Dr. Ron Dart, a Canadian professor at the University of the Fraser Valley and leading authority on Red Toryism, in his work The North American High Tory Tradition (American Anglican Press, 2016) describes liberalism (including classical liberalism and Progressivism) as a reactive movement against traditional life which is unable to define “the good, the true and the beautiful” because of its approach and values. Dart writes on page 186:
[L]iberalism emerged in history in response to and as a reaction to a certain read and interpretation of conservatism. Liberals often know what they want to be free from, but when it comes to defining what they want to be free for, the content of such choices tends to be a rather open-ended project. It is true, of course, that liberalism did put forward as its leading principles such notion as liberty, choice, equality, reason-imagination, the rights of the individual and the quest for meaning and happiness as guiding ideas. But, such principles when disconnected from the good can come to be defined in a variety of ways. This, then, is the first dilemma of liberalism, and it is this dilemma that sets it apart from the Classical way. Liberalism tends to be quite shy and hesitant about suggesting that there is a good (in both a metaphysical and ethical sense) that one and all can know. When notions such as the good, the true and the beautiful are both privatized and relativized, then they can be defined as each and all see fit. It is this liberal fear and suspicion of saying much about the ultimate (or reducing it to a mystery that each and all perceive and define in their own way) that makes liberalism a chameleon-like agenda that can become whatever an age wants or wishes it to be.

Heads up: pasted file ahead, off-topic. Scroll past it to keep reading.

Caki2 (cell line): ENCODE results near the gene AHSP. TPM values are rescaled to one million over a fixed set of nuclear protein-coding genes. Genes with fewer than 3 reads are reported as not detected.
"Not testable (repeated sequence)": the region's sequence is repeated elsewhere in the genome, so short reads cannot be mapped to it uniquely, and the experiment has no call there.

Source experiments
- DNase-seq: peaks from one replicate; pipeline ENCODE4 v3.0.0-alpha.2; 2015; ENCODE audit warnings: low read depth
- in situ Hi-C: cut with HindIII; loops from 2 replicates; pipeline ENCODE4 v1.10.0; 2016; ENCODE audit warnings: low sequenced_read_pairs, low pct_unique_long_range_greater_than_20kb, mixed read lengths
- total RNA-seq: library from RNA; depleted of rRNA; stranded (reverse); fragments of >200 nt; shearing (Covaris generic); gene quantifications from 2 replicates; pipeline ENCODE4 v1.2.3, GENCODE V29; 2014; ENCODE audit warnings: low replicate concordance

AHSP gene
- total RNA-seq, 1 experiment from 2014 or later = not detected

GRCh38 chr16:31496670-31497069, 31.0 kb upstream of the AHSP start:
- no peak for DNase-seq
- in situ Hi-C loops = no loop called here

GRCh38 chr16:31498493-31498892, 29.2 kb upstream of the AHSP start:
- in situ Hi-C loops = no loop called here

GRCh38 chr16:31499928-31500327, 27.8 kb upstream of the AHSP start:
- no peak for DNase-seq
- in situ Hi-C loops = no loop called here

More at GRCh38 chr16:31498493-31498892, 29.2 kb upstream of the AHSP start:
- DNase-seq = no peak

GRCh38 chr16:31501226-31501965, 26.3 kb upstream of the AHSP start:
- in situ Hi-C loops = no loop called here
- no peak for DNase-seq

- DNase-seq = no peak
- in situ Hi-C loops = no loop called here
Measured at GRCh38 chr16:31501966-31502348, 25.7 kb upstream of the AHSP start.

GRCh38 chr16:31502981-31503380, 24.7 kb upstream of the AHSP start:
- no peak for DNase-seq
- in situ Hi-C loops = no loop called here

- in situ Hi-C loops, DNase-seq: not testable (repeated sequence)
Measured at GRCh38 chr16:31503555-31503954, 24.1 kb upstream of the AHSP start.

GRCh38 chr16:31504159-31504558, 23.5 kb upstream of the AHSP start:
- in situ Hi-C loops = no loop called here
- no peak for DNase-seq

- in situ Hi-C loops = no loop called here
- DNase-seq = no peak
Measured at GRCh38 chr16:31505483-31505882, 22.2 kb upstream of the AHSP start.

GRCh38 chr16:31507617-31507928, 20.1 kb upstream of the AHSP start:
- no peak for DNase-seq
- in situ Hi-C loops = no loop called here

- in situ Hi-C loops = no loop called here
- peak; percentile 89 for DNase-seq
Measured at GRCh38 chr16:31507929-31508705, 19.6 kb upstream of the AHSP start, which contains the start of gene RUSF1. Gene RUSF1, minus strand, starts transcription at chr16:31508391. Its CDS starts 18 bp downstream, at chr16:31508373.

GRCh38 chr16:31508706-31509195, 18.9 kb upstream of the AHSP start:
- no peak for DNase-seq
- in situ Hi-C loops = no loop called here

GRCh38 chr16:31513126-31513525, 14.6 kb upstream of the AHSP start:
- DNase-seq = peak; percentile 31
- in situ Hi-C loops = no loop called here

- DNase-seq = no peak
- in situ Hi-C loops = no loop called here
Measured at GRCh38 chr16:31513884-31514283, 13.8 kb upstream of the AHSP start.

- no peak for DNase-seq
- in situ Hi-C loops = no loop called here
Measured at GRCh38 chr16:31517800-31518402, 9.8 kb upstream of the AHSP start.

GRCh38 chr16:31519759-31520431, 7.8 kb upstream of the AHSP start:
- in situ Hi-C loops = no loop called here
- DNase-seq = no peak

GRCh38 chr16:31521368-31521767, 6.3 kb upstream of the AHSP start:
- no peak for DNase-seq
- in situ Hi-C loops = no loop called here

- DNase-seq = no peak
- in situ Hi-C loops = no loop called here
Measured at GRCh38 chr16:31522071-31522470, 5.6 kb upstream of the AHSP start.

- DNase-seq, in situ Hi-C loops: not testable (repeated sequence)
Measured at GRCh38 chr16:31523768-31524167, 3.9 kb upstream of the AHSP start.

The above insight helps us to explain how liberalism jumps from one social crusade to the next, as Southern writer George Fitzhugh noted in the 1850s. From women’s suffrage to Black power to open borders to transgendered bathrooms, liberalism searches for a crusade and pushes ahead with no clear goal or end in mind. It has no real concept of “the good, the true and the beautiful.” This makes it a poor ideology upon which to base a country or civilization.